A Travellerspoint blog

Entries about wildlife

Empire Builder and East Glacier National Park

The train route to the mountains

semi-overcast 72 °F
View Glacier National Park on baecation2016's travel map.

After a bumpy nights sleep in our roomette bunk beds, we woke up to dawn with views of the plains of North Dakota.
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Example of a roomette and bed set up

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Example of the dining car

Some views of daybreak of the plains of York, North Dakota
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We made coffee in our French Press travel mugs and headed over to the diner car by way of the observation car for complimentary breakfast (all meals are free for sleeper car ticket holders).
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The food is variable and offers a vegetarian option. However, if you’re riding trains for more than a couple days as we did in our Lovebug Train Trip, the selection can get a bit repetitive.

As is Amtrak custom, we dined in a booth across from another set of passengers. It serves a dual purpose of accommodating more people with limited space and to encourage conversation among passengers. At breakfast, we dined with a Texan couple who were also headed to Glacier National Park and staying in Essex to access the park from the west side. At lunch, we met a couple traveling to Seattle to for their grandson’s 3rd birthday party. Since our train was set to arrive on time during dinner service, we were given priority seating so we would be able to eat before getting off the train. At dinner, we had our best pairing with a couple from Delaware also heading to GNP by way of East Glacier. Mike and Mindy (even their names are adorable) were self-proclaimed national park addicts. They recounted some of their most memorable trips as children with their respective families, as young parents with their own children, to now as empty nesters. We lamented over the overcrowding of the parks for those in pursuit of a “picture for Instagram," destruction of the trails, and tourists who do not respect wildlife. Their enthusiasm for NPs got us even more excited to continue pursuing adventure vacations just like this one!

Wildflower farm

The road to St Mary

As the train got closer to the park, the views transformed from farmland to mountain ridge lines. We viewed all this splendor from the observation car, accompanied by our Witbier growler.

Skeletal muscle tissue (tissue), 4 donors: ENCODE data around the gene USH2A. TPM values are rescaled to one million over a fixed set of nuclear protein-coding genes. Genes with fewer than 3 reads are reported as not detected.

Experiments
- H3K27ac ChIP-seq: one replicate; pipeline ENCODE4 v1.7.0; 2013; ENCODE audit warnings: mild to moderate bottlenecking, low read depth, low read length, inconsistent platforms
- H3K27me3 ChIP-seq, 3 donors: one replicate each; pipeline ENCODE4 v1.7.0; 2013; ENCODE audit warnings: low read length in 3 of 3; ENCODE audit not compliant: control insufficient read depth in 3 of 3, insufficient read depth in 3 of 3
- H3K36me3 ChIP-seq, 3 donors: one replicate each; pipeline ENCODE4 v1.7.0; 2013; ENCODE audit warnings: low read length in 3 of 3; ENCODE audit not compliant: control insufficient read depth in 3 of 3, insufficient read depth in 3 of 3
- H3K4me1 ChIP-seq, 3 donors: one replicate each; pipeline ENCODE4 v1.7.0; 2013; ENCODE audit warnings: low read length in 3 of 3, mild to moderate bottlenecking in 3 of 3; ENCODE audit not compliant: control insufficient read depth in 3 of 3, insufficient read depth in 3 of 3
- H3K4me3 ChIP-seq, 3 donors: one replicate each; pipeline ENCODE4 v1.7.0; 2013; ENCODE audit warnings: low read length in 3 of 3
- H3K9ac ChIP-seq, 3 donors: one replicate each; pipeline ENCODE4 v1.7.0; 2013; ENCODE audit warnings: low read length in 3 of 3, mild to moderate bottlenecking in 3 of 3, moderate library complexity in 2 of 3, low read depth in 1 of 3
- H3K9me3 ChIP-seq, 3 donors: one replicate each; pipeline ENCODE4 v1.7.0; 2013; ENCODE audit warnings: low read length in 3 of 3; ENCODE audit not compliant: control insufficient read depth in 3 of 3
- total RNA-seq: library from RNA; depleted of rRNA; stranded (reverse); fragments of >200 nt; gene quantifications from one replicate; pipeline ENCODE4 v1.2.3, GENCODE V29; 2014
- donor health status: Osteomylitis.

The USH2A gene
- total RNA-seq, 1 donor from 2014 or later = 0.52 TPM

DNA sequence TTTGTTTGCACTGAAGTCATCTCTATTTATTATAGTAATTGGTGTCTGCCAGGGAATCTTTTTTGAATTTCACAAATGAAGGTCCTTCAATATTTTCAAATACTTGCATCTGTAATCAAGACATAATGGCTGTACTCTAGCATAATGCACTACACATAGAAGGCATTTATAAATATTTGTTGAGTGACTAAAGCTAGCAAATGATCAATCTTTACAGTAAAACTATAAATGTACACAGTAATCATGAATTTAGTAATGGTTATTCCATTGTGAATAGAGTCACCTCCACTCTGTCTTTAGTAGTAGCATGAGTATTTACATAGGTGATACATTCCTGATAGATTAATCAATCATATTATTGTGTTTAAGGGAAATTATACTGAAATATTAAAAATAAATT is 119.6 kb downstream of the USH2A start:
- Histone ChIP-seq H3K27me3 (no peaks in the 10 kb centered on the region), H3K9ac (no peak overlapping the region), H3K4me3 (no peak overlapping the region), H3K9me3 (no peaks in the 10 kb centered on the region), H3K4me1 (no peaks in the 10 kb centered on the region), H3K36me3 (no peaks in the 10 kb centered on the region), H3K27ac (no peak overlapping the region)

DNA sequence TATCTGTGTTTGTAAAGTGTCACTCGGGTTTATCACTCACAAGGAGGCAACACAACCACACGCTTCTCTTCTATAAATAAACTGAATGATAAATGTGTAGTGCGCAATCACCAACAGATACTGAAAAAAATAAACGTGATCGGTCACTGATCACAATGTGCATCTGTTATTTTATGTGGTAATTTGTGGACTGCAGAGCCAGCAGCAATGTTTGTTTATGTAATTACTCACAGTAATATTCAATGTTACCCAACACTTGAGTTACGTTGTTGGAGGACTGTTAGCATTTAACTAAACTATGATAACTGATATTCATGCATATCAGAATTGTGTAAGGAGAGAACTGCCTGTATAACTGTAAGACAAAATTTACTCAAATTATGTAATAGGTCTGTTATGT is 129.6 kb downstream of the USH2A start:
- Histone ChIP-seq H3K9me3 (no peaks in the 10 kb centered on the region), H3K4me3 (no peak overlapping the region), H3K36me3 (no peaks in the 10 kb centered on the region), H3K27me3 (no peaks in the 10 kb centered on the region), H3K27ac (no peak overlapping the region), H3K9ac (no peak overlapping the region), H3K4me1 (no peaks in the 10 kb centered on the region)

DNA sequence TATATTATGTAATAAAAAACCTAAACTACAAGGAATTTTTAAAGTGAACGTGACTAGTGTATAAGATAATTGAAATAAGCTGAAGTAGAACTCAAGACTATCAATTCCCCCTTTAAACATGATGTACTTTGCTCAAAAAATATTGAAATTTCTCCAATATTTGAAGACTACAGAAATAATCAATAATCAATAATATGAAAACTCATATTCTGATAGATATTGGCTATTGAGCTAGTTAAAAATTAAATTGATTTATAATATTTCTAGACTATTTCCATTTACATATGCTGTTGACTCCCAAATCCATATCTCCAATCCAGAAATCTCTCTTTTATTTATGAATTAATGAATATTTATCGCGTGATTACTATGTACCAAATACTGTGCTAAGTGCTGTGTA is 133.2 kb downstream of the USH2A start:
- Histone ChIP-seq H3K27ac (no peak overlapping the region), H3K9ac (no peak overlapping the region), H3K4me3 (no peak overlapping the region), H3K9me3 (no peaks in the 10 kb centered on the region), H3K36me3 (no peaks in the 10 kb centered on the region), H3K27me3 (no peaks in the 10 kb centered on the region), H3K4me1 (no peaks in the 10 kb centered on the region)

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When we finally arrived in East Glacier Village, we could barely contain our excitement. Our new friend Mindy helped us snap our first official pic in the park.
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After picking up our rental car (Dollar is the currently only company at East Glacier) and a failed attempt at purchasing beer (alcohol sales were prohibited on this particular Sunday on the Blackfeet Indian Reservation in observation of their tribe's holiday), we began our 1 hour scenic drive from the Two Medicine area of the park to St. Mary. Along the way, we encountered a herd of bison as well as several different groups cows on the roadside hills. Our first local bird, black-billed magpies, also made their first appearance.

The rivers and creeks were beautiful, but nothing compared to our first sight of St. Mary Lake, a massive glacial lake, is the centerpiece of this area of the park. It was breathtaking! The lake and its backdrop of mountains would be the perfect site for tomorrow’s sunrise landscape photography session.

Entrance to the St Mary section of GNP:
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After a brief stint on Going-to-the-sun Road, we finally arrived at the Rising Sun Campsite.
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This area is known for their motor inns and cabins dating from 1940s, which have been refurbished for modern use. Here are some photographs of our cabin:
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St Mary Lake Sunrise session